Her campaign was supported by Justice Democrats, which elevated Ocasio-Cortez, and more recently, former school principal Jamaal Bowman’s upset against 16-term incumbent Rep. Elliot Engel in New York. Bush's campaign sought to leverage the wins, as well as inequities highlighted by the COVID-19 pandemic and the police killing of George Floyd.

Clay, long a solid vote for Democratic policies, had touted his support for Sen. Bernie Sanders’ Medicare for All plan, Ocasio-Cortez’s Green New Deal, and for impeaching President Donald Trump — all positions that put him left of other centrist Democrats like House Speaker Nancy Pelosi.

Clay has also pointed to  his role in bringing the multimillion-dollar National Geospatial-Intelligence Agency campus to north St. Louis.

The winner of Tuesday's primary is expected to coast to victory in November's general election, as the district typically votes overwhelmingly Democratic. 

A third candidate for the Democratic nomination, Katherine Bruckner, had captured about 6.3% of the vote — 5,142 votes as of 10:30 p.m.

Winnie Heartstrong and Anthony Rogers both filed for the GOP nomination but did not mount active campaigns. Rogers was on track to win Tuesday with 25-point margin.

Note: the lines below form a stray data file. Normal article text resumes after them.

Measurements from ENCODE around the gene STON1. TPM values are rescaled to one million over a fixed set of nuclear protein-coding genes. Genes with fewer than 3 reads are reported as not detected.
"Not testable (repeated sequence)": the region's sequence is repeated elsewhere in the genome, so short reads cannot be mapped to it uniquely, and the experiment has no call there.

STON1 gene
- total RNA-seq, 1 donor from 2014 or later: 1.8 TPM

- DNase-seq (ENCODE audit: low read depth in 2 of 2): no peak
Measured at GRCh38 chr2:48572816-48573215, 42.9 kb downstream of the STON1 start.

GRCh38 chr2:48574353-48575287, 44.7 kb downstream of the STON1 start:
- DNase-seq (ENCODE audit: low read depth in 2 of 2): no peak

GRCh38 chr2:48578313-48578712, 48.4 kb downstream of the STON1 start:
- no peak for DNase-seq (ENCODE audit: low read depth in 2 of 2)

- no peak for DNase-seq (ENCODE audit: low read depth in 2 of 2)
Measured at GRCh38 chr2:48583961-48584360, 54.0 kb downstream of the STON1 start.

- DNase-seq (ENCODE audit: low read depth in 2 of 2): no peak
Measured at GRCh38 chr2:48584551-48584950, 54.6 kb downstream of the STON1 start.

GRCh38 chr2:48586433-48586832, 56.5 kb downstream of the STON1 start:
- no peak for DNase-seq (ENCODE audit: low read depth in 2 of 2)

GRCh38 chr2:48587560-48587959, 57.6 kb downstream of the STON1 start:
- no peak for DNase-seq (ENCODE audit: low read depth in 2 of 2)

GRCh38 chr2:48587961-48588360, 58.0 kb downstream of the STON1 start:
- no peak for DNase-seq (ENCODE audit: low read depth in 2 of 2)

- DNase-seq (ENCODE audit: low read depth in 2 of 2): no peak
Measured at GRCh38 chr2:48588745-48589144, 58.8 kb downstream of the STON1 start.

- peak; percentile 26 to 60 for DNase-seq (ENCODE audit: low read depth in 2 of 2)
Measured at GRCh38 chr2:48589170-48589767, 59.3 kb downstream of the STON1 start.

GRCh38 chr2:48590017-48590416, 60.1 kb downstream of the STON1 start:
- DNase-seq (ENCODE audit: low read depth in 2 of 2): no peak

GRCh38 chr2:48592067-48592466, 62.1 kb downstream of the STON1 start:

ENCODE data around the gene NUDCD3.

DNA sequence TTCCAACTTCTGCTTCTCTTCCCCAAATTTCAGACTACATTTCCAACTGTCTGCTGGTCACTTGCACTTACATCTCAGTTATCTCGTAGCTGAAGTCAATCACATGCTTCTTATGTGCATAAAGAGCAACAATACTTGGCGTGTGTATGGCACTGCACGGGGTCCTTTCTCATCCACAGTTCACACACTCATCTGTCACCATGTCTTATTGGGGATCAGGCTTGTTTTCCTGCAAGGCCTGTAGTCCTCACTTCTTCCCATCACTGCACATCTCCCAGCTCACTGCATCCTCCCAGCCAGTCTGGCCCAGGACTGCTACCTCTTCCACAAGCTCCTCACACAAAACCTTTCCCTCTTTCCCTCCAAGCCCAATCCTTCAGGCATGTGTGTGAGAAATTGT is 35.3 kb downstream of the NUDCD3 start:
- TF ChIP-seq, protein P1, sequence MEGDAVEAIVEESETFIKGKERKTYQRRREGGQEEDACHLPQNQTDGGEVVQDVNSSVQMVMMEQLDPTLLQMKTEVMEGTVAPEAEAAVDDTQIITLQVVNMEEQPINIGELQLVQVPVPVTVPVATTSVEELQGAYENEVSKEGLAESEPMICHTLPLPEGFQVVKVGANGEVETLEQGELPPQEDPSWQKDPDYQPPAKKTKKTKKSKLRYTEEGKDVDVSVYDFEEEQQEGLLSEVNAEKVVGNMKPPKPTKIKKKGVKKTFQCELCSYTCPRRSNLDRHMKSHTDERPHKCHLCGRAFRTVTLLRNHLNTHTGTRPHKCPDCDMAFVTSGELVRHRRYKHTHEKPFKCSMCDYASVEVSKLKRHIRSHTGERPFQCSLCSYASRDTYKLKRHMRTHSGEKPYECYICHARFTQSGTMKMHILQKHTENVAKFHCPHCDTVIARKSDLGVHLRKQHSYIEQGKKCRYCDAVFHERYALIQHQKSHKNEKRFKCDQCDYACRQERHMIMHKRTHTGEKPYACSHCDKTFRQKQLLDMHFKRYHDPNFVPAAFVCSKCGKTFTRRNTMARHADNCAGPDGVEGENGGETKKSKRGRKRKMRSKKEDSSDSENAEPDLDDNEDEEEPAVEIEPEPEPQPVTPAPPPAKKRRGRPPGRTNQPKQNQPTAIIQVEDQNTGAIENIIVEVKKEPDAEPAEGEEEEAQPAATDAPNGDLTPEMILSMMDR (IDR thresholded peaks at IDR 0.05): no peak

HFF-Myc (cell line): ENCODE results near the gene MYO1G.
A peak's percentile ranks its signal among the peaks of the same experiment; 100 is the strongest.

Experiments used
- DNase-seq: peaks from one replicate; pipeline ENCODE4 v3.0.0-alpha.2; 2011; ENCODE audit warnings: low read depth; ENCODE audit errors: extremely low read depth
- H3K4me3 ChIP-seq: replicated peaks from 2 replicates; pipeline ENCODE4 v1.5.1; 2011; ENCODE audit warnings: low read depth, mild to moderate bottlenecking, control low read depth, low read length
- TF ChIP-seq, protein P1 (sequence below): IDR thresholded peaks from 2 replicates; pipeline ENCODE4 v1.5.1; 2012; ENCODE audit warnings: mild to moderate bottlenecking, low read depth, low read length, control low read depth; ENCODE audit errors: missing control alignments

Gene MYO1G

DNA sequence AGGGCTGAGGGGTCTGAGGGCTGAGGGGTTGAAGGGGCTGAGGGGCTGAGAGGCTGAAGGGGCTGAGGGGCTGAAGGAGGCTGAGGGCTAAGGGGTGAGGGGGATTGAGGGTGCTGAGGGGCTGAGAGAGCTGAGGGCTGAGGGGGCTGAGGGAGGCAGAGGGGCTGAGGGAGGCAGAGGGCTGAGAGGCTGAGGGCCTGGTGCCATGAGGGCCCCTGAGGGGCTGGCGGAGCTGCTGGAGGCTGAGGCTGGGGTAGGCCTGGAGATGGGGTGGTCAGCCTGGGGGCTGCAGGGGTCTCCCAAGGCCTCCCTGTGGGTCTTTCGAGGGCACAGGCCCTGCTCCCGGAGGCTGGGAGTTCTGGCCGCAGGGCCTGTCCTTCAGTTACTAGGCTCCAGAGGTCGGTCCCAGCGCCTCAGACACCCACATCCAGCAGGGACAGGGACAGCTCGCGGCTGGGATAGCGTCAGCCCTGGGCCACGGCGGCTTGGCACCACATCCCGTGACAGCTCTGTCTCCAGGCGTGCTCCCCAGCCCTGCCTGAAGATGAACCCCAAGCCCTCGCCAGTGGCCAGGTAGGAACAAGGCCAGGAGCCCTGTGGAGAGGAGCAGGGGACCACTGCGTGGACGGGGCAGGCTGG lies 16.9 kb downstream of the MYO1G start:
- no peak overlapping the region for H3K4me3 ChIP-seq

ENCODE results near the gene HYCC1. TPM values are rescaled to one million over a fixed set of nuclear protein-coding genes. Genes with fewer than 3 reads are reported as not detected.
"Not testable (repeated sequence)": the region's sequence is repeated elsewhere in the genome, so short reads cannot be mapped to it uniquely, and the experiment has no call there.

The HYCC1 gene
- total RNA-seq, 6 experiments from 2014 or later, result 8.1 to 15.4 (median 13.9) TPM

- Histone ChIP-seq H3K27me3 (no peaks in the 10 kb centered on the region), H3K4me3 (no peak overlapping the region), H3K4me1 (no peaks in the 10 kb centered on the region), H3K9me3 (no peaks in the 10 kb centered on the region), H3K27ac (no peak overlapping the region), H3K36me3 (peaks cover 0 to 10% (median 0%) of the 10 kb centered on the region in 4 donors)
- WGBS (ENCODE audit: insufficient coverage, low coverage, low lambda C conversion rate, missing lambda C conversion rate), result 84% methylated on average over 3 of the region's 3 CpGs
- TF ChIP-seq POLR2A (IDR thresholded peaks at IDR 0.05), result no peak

District 2

There were no intraparty competitions in Tuesday’s primary for Missouri’s 2nd Congressional District, where Democrat State Sen. Jill Schupp is challenging U.S. Rep. Ann Wagner.

Libertarian Martin Schulte, of Ballwin, is also running in the Nov. 3 general election.

The 2nd Congressional District includes much of St. Louis County, and parts of St. Charles and Jefferson counties.

District 3

In Missouri’s 3rd Congressional District, U.S. Rep. Blaine Luetkemeyer soundly defeated four Republican challengers in a five-way primary.

Luetkemeyer, of St. Elizabeth, had captured nearly 75% of the vote.

Luetkemeyer is heavily favored to win the Nov. 3 general election in the heavily Republican district against the Democratic nominee and Libertarian, Leonard Steinman, who ran unopposed in the primary.

Megan Rezabek, of Imperial, defeated Dennis Oglesby, of Warrenton, for the Democratic nomination. Rezabek won with a 29-point margin. 

The 3rd Congressional District includes parts of St. Charles County and Jefferson County and all of Warren, Franklin and Lincoln counties.

Get Government & Politics updates in your inbox!

* I understand and agree that registration on or use of this site constitutes agreement to its user agreement and privacy policy.

Reporter covering breaking news and crime by night. Born in Algeria but grew up in St. Louis. Previously reported for The Associated Press in Jackson, Mississippi and at the Wichita Eagle in Wichita, Kansas.

Related to this story

Get up-to-the-minute news sent straight to your device.



Blues News

Breaking News

Cardinals News

Daily 6

National Breaking News